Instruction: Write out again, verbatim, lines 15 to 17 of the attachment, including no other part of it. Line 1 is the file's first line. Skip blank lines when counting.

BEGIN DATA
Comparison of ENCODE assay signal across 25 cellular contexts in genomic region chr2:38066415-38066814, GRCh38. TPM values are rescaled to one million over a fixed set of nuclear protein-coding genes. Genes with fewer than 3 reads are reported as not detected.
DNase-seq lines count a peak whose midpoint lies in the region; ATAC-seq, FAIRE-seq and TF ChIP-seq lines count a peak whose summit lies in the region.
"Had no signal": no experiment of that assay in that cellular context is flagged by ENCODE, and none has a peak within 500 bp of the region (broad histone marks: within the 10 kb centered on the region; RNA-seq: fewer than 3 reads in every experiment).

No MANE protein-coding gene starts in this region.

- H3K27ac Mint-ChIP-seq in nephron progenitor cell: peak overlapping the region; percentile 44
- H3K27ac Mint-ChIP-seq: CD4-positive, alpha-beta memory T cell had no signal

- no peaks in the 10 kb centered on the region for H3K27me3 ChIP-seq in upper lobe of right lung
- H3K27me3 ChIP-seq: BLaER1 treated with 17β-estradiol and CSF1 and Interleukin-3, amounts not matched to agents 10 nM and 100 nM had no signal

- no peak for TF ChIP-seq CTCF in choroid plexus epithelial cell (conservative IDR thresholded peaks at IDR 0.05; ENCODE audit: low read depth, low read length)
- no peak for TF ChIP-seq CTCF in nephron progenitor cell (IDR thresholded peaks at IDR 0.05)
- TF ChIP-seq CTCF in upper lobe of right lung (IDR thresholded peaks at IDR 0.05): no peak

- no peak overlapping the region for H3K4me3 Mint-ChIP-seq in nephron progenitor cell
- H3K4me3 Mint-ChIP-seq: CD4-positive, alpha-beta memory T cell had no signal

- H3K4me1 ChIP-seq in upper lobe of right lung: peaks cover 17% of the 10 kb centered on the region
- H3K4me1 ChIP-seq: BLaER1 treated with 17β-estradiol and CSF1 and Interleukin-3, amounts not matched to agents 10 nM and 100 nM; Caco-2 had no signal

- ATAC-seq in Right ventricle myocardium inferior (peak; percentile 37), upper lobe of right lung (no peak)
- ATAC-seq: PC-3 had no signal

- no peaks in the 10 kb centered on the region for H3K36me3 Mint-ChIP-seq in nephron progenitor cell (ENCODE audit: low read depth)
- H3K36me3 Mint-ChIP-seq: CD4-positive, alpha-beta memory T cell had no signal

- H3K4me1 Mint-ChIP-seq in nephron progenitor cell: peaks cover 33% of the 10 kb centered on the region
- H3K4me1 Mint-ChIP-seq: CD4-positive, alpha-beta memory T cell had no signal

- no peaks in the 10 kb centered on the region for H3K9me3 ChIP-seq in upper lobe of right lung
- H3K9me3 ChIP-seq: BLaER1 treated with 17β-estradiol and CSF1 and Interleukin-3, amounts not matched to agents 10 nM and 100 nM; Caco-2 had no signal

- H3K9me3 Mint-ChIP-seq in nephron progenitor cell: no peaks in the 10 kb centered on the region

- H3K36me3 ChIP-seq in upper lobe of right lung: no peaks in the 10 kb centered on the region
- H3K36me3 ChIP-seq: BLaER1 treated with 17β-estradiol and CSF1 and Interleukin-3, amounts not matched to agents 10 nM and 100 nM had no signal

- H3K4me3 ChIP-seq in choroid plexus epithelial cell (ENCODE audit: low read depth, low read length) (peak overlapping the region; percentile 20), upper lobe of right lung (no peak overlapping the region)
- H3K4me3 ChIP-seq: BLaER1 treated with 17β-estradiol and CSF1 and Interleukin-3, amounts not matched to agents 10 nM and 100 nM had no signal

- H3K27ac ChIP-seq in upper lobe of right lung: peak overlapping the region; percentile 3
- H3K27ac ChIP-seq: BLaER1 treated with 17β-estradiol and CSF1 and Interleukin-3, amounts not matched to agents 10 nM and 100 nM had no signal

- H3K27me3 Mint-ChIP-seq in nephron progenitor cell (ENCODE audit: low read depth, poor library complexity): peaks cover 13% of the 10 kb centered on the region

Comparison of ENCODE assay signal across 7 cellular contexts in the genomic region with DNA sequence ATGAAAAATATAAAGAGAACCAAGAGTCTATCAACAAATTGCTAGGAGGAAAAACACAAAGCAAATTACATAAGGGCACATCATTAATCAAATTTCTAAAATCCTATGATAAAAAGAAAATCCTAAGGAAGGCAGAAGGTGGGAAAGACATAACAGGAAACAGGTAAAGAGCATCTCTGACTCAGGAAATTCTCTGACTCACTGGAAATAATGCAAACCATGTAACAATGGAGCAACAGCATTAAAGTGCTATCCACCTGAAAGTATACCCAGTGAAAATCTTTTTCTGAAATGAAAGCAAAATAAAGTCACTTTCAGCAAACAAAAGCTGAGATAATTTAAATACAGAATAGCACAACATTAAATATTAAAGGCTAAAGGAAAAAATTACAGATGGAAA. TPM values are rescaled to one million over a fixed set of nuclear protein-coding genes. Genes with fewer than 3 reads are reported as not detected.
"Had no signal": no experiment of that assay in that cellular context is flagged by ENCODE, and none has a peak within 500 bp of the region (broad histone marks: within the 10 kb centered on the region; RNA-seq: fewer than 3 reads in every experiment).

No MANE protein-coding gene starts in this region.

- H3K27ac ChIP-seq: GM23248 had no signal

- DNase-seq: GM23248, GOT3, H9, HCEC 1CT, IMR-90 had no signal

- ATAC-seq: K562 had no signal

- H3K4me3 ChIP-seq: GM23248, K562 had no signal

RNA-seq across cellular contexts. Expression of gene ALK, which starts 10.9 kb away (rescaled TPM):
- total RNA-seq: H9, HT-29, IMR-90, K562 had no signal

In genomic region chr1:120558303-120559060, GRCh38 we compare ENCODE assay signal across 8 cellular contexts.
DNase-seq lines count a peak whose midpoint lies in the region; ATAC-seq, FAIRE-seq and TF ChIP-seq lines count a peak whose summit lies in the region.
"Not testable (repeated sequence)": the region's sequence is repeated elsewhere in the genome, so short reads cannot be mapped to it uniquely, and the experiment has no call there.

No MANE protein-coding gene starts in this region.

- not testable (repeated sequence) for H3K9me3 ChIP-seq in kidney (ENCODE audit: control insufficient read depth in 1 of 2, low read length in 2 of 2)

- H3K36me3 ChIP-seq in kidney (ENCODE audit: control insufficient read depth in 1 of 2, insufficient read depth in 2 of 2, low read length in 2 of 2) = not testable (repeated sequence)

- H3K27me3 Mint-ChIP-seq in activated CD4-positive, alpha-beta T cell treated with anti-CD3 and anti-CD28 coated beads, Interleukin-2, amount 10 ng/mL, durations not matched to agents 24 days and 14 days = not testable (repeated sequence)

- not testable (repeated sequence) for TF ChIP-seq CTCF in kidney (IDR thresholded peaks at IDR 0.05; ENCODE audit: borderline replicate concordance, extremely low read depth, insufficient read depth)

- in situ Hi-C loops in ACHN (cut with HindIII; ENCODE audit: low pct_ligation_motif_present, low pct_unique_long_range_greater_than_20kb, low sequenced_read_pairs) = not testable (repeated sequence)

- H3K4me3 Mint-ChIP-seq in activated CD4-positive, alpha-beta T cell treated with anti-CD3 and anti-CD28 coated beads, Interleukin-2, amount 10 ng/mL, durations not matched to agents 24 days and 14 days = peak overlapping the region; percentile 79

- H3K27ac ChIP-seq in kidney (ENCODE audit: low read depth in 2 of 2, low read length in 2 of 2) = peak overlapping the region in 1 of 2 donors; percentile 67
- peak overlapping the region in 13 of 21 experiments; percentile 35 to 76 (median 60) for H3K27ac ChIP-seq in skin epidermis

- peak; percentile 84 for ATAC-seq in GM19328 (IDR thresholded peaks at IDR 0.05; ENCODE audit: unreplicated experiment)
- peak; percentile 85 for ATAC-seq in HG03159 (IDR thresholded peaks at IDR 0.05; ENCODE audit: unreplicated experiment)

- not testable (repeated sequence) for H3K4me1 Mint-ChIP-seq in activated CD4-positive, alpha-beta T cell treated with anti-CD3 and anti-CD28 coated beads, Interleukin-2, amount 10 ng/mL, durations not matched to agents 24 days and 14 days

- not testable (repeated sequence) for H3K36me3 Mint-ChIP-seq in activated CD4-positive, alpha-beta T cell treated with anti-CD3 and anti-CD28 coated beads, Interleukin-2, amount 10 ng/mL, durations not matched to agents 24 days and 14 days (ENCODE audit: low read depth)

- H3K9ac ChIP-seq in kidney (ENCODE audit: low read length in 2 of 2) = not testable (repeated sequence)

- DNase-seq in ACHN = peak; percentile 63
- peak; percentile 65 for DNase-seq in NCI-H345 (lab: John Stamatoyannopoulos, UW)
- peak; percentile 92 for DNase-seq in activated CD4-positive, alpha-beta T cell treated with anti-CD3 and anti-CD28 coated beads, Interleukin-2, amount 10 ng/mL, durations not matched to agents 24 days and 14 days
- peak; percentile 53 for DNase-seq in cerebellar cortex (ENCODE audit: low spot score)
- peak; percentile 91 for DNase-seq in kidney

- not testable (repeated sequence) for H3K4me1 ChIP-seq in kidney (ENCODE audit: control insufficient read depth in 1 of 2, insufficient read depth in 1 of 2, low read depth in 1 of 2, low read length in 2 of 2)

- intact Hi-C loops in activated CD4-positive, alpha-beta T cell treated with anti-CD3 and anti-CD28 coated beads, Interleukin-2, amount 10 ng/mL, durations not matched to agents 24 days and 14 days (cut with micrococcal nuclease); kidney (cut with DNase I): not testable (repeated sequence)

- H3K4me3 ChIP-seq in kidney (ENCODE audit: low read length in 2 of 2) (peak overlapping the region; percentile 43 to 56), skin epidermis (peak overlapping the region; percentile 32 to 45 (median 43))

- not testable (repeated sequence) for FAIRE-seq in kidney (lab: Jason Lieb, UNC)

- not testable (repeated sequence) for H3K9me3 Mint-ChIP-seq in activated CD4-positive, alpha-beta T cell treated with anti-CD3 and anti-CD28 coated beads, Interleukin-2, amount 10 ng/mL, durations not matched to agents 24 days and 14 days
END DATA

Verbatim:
- H3K4me1 ChIP-seq: BLaER1 treated with 17β-estradiol and CSF1 and Interleukin-3, amounts not matched to agents 10 nM and 100 nM; Caco-2 had no signal

- ATAC-seq in Right ventricle myocardium inferior (peak; percentile 37), upper lobe of right lung (no peak)
- ATAC-seq: PC-3 had no signal